Hell hath no fury like an National Security Agency operative scorned, it would seem, after it emerged recently that several employees of the American intelligence agency had spied on ex-lovers over the past decade.
They even had a codename for the practice—‘Love-int.’ How romantic. In what must be a first in human history, individuals granted special powers by the state over and above the rights of their fellow citizens have actually ended up abusing the privilege. Indeed, privacy rules were broken by the NSA nearly 3,000 times over a one-year period.
Clearly, the NSA has overstepped the mark. Granted, security and freedom are thought by many to be two sides of the same coin. And we can all think of exes who we consider a threat to national security. But do Americans really pay their taxes to give the geeks at the NSA the sick satisfaction that comes with the knowledge that your ex has put on a few pounds and has gone for the extra onion rings once again?
Sadly, the American intelligence community has form in this area. Famously, the FBI thought it was in America’s national interest to listen to Martin Luther King having sex. Apparently Dr King’s nocturnal activities just pipped the whole preventing-him-from-beingmurdered thing on the FBI’s list of priorities.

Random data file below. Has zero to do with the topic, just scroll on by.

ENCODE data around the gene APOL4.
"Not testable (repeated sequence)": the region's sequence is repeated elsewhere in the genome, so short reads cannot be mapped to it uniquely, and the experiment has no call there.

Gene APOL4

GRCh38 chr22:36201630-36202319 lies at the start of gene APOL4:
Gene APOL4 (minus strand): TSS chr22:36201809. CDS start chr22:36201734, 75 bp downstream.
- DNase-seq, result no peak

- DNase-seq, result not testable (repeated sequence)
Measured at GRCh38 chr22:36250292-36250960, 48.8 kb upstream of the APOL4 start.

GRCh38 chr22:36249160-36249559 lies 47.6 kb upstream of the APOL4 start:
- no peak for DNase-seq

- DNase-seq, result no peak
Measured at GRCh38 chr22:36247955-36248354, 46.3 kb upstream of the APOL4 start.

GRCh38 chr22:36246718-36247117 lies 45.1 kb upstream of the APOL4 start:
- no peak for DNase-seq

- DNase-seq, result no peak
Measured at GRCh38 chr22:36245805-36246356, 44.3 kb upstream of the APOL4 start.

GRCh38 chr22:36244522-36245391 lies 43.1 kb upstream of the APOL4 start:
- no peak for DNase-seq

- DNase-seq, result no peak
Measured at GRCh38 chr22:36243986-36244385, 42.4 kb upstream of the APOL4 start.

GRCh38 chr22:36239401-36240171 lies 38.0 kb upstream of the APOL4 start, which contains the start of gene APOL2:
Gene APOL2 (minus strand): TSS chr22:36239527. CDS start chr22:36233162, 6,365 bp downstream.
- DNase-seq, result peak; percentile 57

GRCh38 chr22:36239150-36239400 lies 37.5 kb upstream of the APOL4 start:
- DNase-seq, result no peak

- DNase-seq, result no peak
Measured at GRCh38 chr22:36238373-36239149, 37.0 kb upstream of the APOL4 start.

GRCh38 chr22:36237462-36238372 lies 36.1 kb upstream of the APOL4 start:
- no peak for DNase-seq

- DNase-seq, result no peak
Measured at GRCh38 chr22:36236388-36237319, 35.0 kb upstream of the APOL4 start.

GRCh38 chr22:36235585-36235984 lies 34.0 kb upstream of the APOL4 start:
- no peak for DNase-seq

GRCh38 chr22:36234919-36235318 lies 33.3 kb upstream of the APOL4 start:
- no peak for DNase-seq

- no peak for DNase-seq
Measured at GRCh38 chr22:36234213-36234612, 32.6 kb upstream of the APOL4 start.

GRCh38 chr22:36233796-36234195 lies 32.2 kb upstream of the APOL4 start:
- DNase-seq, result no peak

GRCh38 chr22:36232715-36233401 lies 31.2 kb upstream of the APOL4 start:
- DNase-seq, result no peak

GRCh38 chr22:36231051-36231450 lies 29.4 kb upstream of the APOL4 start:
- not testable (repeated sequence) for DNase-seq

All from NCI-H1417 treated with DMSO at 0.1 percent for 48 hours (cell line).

But perhaps the most worrying aspect of the whole sordid saga is this: those charged with protecting the United States from her myriad aggressors seemingly thought they could repair the damage of broken relationships with their former loves by…spying on them.
Oh, come on! Who are these people? Is this really the cream of the vast, omnipotent American military machine? Aren’t these guys meant to be able to think like terrorists? Because even a terrorist knows girls don’t like it when you’re creepy. And in case you didn’t realise…
SPYING ON SOMEONE IS CREEPY!
Call me old-fashioned, but I prefer my spies more James Bond than David Brent. Do you reckon 007 checked Pussy Galore’s iPhone records to see if she’d been playing ‘Words with Friends’ with her yoga instructor once the mission was over?
Most of the problems associated with America’s advancing police state have received considerable attention. One that has not, is that with expansion comes a thinning of the talent pool. Gone are the days when spies were über-cool alpha-males. They have been replaced by dorky, computer nerds sniffing around their exes’ rubbish like lost dogs.
An insidious, authoritarian security apparatus should undermine free society with a hint of swagger. If you’re going to strip me of my liberties, at least take me out for a drink first.